Has the competitive balance tilted away from banks and toward credit unions, given the latter’s tax exemption and more-recent ability to draw members from wider pools? Whether it has or not, both industries have seen similar trend growth over the past 15 years—and, in fact, have come to resemble each other in many ways
It is not uncommon to observe negative interest rates during uncertain times, when investors flee to safety. But the existence of negative market yields provides no support for policies in which central banks set negative interest rates on deposits held at a central bank.
An unprecedented amount of aid was extended by the Treasury, Fed and FDIC to companies, agencies and individuals. This aid was necessary and, in many cases, will return a profit to taxpayers.
Recent increases in the monetary base are far greater than any previously in American history, surely a "noble experiment" in policymaking. Whether these policies can succeed—and without accelerating inflation—remains to be seen.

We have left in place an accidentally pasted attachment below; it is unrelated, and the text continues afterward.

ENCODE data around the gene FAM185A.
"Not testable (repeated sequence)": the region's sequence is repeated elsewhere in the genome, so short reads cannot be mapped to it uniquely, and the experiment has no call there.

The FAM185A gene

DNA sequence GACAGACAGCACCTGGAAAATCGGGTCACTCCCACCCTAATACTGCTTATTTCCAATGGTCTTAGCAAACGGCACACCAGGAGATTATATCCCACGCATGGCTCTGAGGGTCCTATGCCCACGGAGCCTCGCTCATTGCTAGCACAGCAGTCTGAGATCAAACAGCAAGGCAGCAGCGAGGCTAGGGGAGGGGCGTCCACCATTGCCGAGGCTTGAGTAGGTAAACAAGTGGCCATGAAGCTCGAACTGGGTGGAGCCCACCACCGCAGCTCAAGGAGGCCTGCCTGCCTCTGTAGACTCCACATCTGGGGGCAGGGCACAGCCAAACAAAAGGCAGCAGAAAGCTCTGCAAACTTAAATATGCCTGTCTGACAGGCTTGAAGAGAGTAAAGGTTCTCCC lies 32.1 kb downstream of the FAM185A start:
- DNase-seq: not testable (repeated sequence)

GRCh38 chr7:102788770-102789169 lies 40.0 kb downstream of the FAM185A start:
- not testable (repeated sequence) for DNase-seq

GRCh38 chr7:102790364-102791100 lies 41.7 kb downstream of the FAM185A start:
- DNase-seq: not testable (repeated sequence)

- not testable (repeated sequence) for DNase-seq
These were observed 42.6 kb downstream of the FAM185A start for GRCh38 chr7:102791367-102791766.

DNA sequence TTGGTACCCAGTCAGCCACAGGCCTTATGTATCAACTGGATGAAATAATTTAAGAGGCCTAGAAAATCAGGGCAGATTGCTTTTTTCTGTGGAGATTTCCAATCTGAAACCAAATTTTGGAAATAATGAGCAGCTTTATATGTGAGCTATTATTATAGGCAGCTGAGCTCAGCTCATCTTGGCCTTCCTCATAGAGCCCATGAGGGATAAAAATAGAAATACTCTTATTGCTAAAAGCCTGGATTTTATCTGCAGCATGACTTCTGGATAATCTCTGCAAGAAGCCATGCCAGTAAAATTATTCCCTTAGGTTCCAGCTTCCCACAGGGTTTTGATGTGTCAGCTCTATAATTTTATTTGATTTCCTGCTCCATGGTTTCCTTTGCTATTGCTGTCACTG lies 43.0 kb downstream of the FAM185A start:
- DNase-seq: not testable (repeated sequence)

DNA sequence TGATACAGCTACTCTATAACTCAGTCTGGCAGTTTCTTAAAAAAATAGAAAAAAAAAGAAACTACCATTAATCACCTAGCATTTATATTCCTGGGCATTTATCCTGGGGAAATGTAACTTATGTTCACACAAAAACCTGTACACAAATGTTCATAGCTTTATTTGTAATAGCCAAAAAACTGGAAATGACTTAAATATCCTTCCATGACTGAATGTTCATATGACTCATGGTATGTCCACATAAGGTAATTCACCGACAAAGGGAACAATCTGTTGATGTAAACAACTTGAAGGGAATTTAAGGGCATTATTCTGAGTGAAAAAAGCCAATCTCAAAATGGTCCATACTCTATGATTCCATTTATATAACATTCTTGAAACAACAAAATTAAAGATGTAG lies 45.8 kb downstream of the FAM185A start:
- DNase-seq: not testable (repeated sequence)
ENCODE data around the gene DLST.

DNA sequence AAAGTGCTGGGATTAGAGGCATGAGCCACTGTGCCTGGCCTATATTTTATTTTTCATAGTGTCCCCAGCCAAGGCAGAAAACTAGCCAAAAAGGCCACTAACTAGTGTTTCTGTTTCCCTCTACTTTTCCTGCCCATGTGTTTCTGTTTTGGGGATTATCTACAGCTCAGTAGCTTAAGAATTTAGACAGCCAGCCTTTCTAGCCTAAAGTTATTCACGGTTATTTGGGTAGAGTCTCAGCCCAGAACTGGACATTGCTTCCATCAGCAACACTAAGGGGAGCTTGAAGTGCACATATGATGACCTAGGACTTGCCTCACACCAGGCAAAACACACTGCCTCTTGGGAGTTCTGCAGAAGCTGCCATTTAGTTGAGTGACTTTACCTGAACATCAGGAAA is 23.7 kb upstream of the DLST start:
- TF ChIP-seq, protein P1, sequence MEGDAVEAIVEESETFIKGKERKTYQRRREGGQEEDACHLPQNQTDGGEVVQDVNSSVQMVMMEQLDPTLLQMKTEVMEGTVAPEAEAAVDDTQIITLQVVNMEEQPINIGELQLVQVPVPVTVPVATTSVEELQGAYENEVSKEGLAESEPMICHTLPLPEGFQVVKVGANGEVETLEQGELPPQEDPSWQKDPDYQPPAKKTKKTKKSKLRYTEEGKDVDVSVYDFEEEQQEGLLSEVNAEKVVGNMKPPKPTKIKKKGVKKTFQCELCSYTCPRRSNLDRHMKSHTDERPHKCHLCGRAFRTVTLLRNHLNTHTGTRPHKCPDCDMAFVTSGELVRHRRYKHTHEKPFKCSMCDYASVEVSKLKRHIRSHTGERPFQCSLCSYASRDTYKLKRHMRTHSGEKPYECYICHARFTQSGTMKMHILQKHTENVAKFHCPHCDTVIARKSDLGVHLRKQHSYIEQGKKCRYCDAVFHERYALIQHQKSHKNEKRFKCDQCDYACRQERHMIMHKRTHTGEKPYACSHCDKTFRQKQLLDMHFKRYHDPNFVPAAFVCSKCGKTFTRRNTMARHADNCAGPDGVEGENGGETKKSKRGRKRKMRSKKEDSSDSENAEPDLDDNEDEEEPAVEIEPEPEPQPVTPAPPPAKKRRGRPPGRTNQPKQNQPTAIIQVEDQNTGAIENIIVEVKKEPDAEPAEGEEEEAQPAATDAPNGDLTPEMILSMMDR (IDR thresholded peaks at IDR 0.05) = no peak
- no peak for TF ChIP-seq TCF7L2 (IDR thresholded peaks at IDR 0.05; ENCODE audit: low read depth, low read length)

Central bankers believe that low inflation and long-term economic growth go hand in hand. The evidence about the costs of inflation, however, is not as clear-cut.
If your wallet felt a lot lighter every time you filled up your car with gasoline in 2004, it's not surprising. During the second half of 2004, the futures and spot prices of oil reached record levels in today's dollars, not adjusted for the effects of inflation. To what extent are higher prices the result of supply and demand factors? How much has speculation affected oil prices?
Because of the record high spot and futures prices for oil in 2004, economists are once again trying to fully understand all of the driving factors behind the jumps in price. Besides supply and demand, speculation is drawing a lot of attention these days.
It's not the latest jump in oil prices that takes a toll on the economy but the uncertainty over what will happen in the future. But getting a handle on such uncertainty is a difficult task.